New Zealand’s Recently Elected Prime Minister, Chris Luxon, Utilized the Influence of TikTok

Credits: Reuters

When Chris Luxon ascended the stage to deliver his victory speech as the newly elected Prime Minister of New Zealand, his gratitude extended beyond the conventional acknowledgments of his campaign team or family. Surprisingly, he expressed profound appreciation for TikTok, emphasizing how his campaign left no “Tik un-Tocked.”

Luxon emerged victorious in a fiercely contested campaign, challenging formidable opponents, including the incumbent Labour party. While his platform focused on traditional conservative issues such as tax cuts and a tough stance on crime, the conventional strategies of traditional media proved insufficient for securing victory.

New Zealand’s Prime Minister, Chris Luxon (Credits: Reuters)

Luxon and his team recognized the need to convey his message to young voters who might not engage with traditional media outlets. Enter TikTok.

This strategic approach isn’t entirely novel; candidates have been leveraging social media for nearly two decades to connect with newer and younger voters. A notable example is Barack Obama’s use of Facebook in 2008 and 2012, a move that played a pivotal role in securing a second term in the White House.

The youth vote is anticipated to be even more influential in the upcoming American presidential election. Early polls indicate a lack of enthusiasm for likely Republican and Democratic nominees among the 18- to 29-year-old demographic. A Harvard Kennedy School survey reveals that only half of this age group “definitely” plans to vote for president in 2024.

TikTok is a crucial platform for candidates across all ballot levels to engage with these reluctant voters. With over 150 million regular users in the U.S., including more than half of 20-29-year-olds and approximately two-thirds of newly eligible voters aged 18 and 19, TikTok provides a significant avenue for political outreach.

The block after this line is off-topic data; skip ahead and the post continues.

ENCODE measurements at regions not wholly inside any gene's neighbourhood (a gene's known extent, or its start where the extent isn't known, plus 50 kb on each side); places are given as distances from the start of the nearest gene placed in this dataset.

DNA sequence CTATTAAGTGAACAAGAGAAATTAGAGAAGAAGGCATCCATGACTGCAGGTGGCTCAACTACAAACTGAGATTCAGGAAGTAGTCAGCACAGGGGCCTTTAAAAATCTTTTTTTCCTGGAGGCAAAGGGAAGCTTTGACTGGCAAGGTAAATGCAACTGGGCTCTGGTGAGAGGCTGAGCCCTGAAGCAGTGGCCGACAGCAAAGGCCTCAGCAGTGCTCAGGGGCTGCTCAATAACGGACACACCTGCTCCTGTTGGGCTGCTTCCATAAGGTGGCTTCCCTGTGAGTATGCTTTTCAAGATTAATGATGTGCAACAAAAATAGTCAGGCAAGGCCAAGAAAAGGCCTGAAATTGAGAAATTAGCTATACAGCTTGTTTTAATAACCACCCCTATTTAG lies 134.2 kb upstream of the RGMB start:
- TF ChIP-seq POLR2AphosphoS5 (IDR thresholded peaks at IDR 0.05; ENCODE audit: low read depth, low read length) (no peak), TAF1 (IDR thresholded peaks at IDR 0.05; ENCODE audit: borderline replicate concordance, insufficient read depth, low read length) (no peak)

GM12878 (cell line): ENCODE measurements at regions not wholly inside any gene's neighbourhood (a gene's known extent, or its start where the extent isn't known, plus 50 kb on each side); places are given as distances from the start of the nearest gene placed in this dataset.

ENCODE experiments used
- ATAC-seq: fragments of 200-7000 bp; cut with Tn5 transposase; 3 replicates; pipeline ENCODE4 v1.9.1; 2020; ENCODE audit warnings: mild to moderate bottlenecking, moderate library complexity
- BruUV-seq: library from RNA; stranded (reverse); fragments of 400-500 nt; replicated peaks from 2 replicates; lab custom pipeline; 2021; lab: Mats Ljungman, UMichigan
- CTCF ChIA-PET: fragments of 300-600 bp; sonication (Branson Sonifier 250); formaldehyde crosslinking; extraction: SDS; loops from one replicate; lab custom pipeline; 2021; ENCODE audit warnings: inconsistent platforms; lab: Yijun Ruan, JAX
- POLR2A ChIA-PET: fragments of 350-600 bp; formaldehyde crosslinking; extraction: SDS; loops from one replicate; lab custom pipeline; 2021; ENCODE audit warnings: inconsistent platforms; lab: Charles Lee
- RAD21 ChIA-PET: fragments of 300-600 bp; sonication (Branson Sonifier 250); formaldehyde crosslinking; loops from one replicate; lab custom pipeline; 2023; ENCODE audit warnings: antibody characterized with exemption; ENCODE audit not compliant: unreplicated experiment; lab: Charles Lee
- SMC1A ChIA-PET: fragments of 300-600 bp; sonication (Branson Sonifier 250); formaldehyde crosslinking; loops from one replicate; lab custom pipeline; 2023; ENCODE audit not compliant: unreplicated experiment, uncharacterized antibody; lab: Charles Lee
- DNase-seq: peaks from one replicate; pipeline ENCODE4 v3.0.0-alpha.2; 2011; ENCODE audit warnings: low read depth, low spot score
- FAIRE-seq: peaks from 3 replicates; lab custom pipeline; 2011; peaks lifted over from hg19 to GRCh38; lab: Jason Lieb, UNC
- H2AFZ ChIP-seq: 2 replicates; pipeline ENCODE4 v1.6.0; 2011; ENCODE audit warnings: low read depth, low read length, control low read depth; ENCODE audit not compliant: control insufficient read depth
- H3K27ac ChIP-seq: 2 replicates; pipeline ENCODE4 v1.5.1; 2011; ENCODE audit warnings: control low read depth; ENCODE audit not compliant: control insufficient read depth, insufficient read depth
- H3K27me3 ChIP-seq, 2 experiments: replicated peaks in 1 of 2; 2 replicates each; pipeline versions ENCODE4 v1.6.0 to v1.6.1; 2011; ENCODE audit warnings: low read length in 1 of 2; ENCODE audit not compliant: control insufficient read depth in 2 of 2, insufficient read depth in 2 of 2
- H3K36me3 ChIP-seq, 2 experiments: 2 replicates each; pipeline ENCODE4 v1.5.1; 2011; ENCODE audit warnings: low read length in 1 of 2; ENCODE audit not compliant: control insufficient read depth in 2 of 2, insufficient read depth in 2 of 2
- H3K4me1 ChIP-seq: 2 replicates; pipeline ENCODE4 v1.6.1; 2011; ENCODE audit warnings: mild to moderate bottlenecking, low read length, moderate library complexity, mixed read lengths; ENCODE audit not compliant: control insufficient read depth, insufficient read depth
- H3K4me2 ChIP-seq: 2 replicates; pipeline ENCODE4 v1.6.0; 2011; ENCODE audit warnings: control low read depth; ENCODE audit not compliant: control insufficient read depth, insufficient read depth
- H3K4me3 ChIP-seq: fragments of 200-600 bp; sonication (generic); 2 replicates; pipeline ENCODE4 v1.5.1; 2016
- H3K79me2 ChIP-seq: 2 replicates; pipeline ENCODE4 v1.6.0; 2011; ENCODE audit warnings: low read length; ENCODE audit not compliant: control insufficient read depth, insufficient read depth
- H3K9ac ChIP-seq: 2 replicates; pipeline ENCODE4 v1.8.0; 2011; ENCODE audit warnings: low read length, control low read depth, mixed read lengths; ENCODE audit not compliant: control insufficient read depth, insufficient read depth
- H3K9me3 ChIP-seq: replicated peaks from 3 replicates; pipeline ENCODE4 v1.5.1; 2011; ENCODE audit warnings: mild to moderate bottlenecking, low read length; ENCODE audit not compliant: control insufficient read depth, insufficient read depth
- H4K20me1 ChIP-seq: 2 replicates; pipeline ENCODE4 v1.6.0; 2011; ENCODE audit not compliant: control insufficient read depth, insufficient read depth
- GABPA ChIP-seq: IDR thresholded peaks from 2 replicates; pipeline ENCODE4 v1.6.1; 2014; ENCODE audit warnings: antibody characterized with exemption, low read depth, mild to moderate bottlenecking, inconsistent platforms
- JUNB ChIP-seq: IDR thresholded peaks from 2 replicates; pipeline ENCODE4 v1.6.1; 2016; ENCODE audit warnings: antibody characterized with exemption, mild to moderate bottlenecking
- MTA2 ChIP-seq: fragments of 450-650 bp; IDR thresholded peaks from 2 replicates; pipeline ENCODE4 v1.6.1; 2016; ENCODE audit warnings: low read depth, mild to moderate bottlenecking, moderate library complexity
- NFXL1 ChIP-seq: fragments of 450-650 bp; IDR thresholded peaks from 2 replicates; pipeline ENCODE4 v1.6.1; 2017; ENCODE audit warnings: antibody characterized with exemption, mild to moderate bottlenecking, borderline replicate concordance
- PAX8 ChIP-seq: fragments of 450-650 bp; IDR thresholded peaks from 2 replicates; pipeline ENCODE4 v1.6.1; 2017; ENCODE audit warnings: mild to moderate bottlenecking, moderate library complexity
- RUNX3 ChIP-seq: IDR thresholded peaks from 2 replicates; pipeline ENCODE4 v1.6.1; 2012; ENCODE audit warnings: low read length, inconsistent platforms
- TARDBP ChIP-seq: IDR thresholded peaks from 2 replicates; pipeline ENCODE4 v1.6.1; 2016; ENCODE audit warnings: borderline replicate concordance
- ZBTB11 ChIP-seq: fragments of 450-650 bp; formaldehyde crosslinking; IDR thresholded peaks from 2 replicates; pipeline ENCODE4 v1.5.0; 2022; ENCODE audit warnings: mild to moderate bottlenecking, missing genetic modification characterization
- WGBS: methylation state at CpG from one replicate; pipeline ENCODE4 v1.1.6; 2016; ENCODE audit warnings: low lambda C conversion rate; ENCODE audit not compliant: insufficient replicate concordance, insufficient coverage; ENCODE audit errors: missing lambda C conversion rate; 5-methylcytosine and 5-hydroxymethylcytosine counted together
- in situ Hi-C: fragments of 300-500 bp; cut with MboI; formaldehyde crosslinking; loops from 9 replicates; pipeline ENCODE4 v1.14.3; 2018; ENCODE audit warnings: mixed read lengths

Moreover, approximately one-third of TikTok users regularly source their news from the platform. Even though President Joe Biden and former President Donald Trump have maintained a distance from TikTok, their posts on the platform have generated considerable engagement.

In Luxon’s case, recognizing the power of the youth vote meant meeting people where they are—on TikTok. Nearly half of all young people in New Zealand are active on TikTok, making it a crucial platform for Luxon’s campaign. In the three months leading up to the election, Luxon’s TikTok content garnered 17 million views, dwarfing the 1.3 million views for Labour.

Impressively, 75% of these views came from the 18 to 34, underscoring the campaign’s successful connection with young voters. Exit polling conducted by the National Party showed that they outperformed the Labour Party 29% to 27% among 18 to 24-year-olds.

Luxon’s campaign adopted TikTok’s recognizable style to establish this connection with younger voters, blending entertaining and serious content around key issues.

This involved utilizing split-screen videos featuring serious conversations alongside visually engaging content. Luxon’s adherence to TikTok’s aesthetic and trends, from ASMR videos discussing economic policy to ‘Get Ready With Me’ segments revealing campaign day outfits, exemplified a commitment to authenticity and engagement.

Luxon’s strategy built on the National Party’s existing presence on TikTok, with over 60,000 followers and weekly engagement with around a million voters leading up to the campaign.

TikTok and its young user base likely played a pivotal role in Luxon’s electoral success. Polls leading up to the election indicated a significant shift in young voters’ preferences, with just 20% of 18- to 34-year-olds in New Zealand set to vote for the Labour Party, a substantial reversal from 2017.

The global TikTok generation is eager to engage, making it an opportune time for political outreach. Candidates must recognize that TikTok is an essential platform for harnessing the youth vote and connecting with authenticity, creativity, and personality.

While acknowledging TikTok’s security and privacy concerns, candidates cannot afford to ignore this platform, as Luxon’s campaign illustrated its indispensable role in engaging the youth vote.

It’s a crucial lesson for politicians worldwide: the youth vote is on TikTok, and political leaders must be there too. Now is not the time for fear or hesitation; candidates risk being left behind if they neglect TikTok. Every aspiring elected leader should heed this lesson.

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